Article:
Passwords protect your identity, your work, and your privacy. They prevent unauthorized access to your electronic accounts and devices. The goal in creating a good password is to make it as difficult as possible for a potential intruder to identify it by guessing, brute-force, or automated attacks.
Never share passwords with anyone. If you know or suspect your password has been compromised, change it immediately. DO NOT use the same password for multiple accounts. DO NOT use close variations for different accounts.
Password phrases are a good option. Include alternate characters. For example, "I hate to use passwords on my accounts" can become "Ihate2usepasswordsonmyaccounts" (30 characters) or "!hat32uzepa$w0rdsonmiactz" (25 characters) or even "iH@t32zpwsM!ktz" (15 characters). Use a pattern match that you will remember (use '3' for 'e', '!' for 'i' or 'I', '4' for 'for', '@' for 'a' or 'at', '$' for an 'S', etc.)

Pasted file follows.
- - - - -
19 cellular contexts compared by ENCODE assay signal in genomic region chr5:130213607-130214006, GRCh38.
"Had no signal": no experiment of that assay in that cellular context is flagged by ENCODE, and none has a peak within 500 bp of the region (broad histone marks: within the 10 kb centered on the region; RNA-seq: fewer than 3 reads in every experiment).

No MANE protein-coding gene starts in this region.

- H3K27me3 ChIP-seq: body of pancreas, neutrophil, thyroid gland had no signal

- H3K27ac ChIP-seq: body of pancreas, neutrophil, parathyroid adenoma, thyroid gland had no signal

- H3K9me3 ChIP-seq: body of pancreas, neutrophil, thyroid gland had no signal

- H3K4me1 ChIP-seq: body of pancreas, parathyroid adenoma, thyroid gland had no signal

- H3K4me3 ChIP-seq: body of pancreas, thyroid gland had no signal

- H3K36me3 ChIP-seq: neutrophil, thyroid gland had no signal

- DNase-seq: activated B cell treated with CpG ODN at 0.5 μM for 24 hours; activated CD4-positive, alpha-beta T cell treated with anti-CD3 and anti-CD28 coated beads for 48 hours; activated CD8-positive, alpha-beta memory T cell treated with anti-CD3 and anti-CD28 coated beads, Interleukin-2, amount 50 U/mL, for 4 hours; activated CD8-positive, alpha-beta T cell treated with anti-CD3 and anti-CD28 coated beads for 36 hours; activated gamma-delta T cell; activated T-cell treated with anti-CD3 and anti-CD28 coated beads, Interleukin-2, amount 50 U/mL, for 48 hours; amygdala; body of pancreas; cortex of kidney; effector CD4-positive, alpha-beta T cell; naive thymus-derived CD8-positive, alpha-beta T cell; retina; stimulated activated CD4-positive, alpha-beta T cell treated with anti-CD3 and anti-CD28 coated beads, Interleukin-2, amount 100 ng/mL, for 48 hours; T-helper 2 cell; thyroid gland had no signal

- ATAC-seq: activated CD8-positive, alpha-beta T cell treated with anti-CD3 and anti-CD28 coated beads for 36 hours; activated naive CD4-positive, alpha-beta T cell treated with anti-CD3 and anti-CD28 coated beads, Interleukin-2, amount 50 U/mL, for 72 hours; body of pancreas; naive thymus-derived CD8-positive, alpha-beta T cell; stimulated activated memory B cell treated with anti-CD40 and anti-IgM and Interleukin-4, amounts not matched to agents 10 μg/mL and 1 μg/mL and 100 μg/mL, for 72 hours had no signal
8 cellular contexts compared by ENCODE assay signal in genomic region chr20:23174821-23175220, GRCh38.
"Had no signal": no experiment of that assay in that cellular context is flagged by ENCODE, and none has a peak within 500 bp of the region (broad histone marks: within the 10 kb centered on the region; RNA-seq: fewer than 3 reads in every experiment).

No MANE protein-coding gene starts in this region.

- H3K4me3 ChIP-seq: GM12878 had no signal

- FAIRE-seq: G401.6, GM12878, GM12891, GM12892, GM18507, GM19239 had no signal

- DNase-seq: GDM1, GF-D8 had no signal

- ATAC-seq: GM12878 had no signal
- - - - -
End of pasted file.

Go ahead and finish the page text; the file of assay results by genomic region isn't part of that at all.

- Use at least 12 characters, preferably more
- Use a combination of uppercase letters, lowercase letters, numbers, and symbols
- Do not use a word that can be found in a dictionary, or the name of a person, character, or organization
- Avoid common word combinations
It is recommended using a "passphrase" which is a type of password that consists of multiple words that may form a sentence or other series of words in a certain context that is easy to remember for the user.
Active Harvard students, faculty, and staff are eligible for 1Password, a password account manager. 1Password allows users to generate and securely store passwords.